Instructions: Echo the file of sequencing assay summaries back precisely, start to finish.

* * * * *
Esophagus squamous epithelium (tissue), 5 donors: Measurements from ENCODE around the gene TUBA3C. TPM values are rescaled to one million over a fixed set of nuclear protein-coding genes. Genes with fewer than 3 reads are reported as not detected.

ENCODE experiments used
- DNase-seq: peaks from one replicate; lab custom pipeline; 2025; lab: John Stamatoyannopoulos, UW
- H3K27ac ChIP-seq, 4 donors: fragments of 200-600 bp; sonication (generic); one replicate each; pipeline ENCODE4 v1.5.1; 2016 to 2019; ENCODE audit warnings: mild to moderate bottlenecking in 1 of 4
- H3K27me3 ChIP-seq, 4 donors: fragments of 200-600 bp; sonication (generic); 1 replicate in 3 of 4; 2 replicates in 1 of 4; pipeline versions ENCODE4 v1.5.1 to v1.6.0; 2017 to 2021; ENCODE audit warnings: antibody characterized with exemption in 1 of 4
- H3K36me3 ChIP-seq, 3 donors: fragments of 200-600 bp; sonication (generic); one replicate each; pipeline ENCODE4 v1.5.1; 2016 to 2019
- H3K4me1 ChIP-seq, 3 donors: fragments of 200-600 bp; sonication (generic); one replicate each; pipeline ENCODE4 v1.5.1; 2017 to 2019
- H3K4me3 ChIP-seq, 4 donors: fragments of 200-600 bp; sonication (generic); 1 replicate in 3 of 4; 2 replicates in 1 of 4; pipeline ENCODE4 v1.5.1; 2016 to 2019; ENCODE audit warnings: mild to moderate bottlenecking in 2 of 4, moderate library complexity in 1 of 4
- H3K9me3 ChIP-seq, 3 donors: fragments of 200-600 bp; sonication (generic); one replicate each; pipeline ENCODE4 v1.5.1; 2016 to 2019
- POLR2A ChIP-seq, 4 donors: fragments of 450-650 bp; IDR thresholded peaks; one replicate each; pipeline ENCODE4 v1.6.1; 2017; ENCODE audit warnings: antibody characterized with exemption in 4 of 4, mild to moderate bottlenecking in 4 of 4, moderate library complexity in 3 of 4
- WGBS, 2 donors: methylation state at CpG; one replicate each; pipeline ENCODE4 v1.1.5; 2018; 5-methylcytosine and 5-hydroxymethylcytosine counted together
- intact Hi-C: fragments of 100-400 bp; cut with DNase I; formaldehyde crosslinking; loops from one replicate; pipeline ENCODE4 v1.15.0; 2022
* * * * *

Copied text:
Esophagus squamous epithelium (tissue), 5 donors: Measurements from ENCODE around the gene TUBA3C. TPM values are rescaled to one million over a fixed set of nuclear protein-coding genes. Genes with fewer than 3 reads are reported as not detected.

ENCODE experiments used
- DNase-seq: peaks from one replicate; lab custom pipeline; 2025; lab: John Stamatoyannopoulos, UW
- H3K27ac ChIP-seq, 4 donors: fragments of 200-600 bp; sonication (generic); one replicate each; pipeline ENCODE4 v1.5.1; 2016 to 2019; ENCODE audit warnings: mild to moderate bottlenecking in 1 of 4
- H3K27me3 ChIP-seq, 4 donors: fragments of 200-600 bp; sonication (generic); 1 replicate in 3 of 4; 2 replicates in 1 of 4; pipeline versions ENCODE4 v1.5.1 to v1.6.0; 2017 to 2021; ENCODE audit warnings: antibody characterized with exemption in 1 of 4
- H3K36me3 ChIP-seq, 3 donors: fragments of 200-600 bp; sonication (generic); one replicate each; pipeline ENCODE4 v1.5.1; 2016 to 2019
- H3K4me1 ChIP-seq, 3 donors: fragments of 200-600 bp; sonication (generic); one replicate each; pipeline ENCODE4 v1.5.1; 2017 to 2019
- H3K4me3 ChIP-seq, 4 donors: fragments of 200-600 bp; sonication (generic); 1 replicate in 3 of 4; 2 replicates in 1 of 4; pipeline ENCODE4 v1.5.1; 2016 to 2019; ENCODE audit warnings: mild to moderate bottlenecking in 2 of 4, moderate library complexity in 1 of 4
- H3K9me3 ChIP-seq, 3 donors: fragments of 200-600 bp; sonication (generic); one replicate each; pipeline ENCODE4 v1.5.1; 2016 to 2019
- POLR2A ChIP-seq, 4 donors: fragments of 450-650 bp; IDR thresholded peaks; one replicate each; pipeline ENCODE4 v1.6.1; 2017; ENCODE audit warnings: antibody characterized with exemption in 4 of 4, mild to moderate bottlenecking in 4 of 4, moderate library complexity in 3 of 4
- WGBS, 2 donors: methylation state at CpG; one replicate each; pipeline ENCODE4 v1.1.5; 2018; 5-methylcytosine and 5-hydroxymethylcytosine counted together
- intact Hi-C: fragments of 100-400 bp; cut with DNase I; formaldehyde crosslinking; loops from one replicate; pipeline ENCODE4 v1.15.0; 2022